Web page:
Cerebral Gibberish

What's on my mind, might just blow yours.

A Hybrid Experience

Posted by heymoe on November 26th, 2007

While visiting my Mom in Atlanta for Thanksgiving, I was able to drive her new Lexus RX Hybrid that she got almost a year ago. In general I’m not a big fan of SUVs or other vehicles that I can not see around or through while in my car since they block my ability to see whats ahead. This means I have to hope the guy in front of me is not busy talking on the cell phone or dealing with some other distraction that will cause them to slam on the brakes at the last minute thus making me have to slam on my brakes and hope I don’t rear end them. If I could see around or through the vehicle in front of me I would be able to notice traffic ahead slowing down make the necessary decisions on my own. Being that my mom is driving one now, I’ll make an exception for her.

The RX is not overly large and is designed to be driving on the road most of the time unlike the many uber SUVs that are really designed for the off road but are driven by soccer moms or purchased as a status symbol and will never see a dirt road in their life. On the outside I don’t think you could tell the difference between the Hybrid and non-Hybrid version of the Lexus RX if not for the different model identifier on the back. On the inside everything looks normal. Prior to starting the car the only thing I noticed was that instead of an RPM gauge there was a kW/h gauge. The big surprise for me was when I went to start the vehicle for the first time. The ignition system is the traditional “insert key and turn” and not the newer “push the start button” type. The inserting of the key and turning was as to be expected but not having the rumble of an engine starting was new. So new that I pulled the key out and tried again a few times thinking I did something wrong. It was not until my mom told me that if the “Ready” message was displayed you are good to go. So I put the vehicle into drive and released the brakes and we started to move forward. It was not until I started to accelerate that the gas engine came to life to help out. The next big surprise for me was when I came to a stop at a stop light. Upon stopping the gas engine turned off and everything was dead quite. I thought I stalled it or something but when the light turned green and I pushed down on the accelerator, the gas engine started again and away we went.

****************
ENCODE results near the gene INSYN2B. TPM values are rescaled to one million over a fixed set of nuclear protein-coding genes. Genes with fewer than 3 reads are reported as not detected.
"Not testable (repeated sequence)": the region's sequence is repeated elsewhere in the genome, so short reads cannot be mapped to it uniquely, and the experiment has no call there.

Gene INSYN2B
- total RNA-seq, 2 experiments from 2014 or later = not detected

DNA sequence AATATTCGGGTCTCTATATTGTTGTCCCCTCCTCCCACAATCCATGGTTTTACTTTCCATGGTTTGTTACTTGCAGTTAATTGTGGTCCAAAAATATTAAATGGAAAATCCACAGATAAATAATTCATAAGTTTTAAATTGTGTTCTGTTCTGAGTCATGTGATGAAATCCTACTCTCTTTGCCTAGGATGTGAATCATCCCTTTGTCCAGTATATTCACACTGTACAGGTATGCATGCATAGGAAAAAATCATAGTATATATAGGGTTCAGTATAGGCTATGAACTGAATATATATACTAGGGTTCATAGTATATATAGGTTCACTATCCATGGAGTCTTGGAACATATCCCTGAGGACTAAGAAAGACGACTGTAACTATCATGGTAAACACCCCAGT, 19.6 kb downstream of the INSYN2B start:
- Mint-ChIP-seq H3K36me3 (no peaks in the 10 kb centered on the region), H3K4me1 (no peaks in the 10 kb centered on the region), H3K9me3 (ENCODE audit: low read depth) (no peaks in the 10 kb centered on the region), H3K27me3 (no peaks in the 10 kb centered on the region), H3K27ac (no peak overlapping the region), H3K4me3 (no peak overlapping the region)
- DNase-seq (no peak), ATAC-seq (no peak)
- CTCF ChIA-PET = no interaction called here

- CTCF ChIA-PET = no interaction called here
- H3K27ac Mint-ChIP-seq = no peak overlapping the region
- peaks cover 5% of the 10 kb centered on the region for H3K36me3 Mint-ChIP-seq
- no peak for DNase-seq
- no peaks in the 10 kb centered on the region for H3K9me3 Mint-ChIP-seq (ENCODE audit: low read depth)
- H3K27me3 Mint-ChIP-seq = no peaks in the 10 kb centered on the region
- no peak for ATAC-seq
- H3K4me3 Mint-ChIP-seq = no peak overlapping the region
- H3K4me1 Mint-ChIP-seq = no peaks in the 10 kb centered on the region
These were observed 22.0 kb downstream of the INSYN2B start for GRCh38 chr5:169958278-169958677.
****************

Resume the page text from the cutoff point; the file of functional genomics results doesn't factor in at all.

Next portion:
The information panel, which is also used for the navigation system and rear backup camera when purchased with that option, provides all sorts of information on the vehicle. It’s a touch screen which I admit is a nice feature that I wish my car’s navigation screen had and it did not take me to long to figure out where things are and how to navigate the menus. There is a Hybrid information screen, which I doubt the average owner would use all that much, that shows how power is being provided to the wheels (IE: gas engine or electric motor or both), when the batteries are being recharged (IE: by the gas engine which turns the electric motor into a generator or by the electric motor by itself when you are coasting or braking). Another screen shows your average MPG over the last 30 minutes of drive time as well as how much energy has been regenerated (IE: from braking and coasting) to recharge the batteries. In my mom’s case, she has an over all average MPG of 26.3 which seems low to me but better then the typical SUV or my car even. It looks like this Hybrid system really shines with city driving which I did not really do that much of. On the highway, the gas engine seems to be used the most to maintain highway speeds.

Over all I think I expected more from a Hybrid car in the form of MPG. 26.3 MPG does not seem to be all that special compared to newer gas or diesel non-Hybrid vehicles. Cost wise, it seems that any savings that one would gain from the purchase of gas over the life of the vehicles does not offset the additional cost of paying for the Hybrid technology over the non-Hybrid counter part. At least over the typical life time of ownership of a vehicle. On top of that I’m sure the maintenance cost of a Hybrid would also tap into any gains as well since it is new technology which tends to have higher costs in the form of parts or labor due to the mechanics needing specialized training, etc..

I guess for me after all is said in done, if my mom is happy I’m happy and its a good start to breaking us from having to depend on foreign oil. I personally will consider an alternatively powered vehicle in the future so if my luck with cars continue, that will be another 6-8 years which will hopefully see mass improvements over the currently available alternatives.

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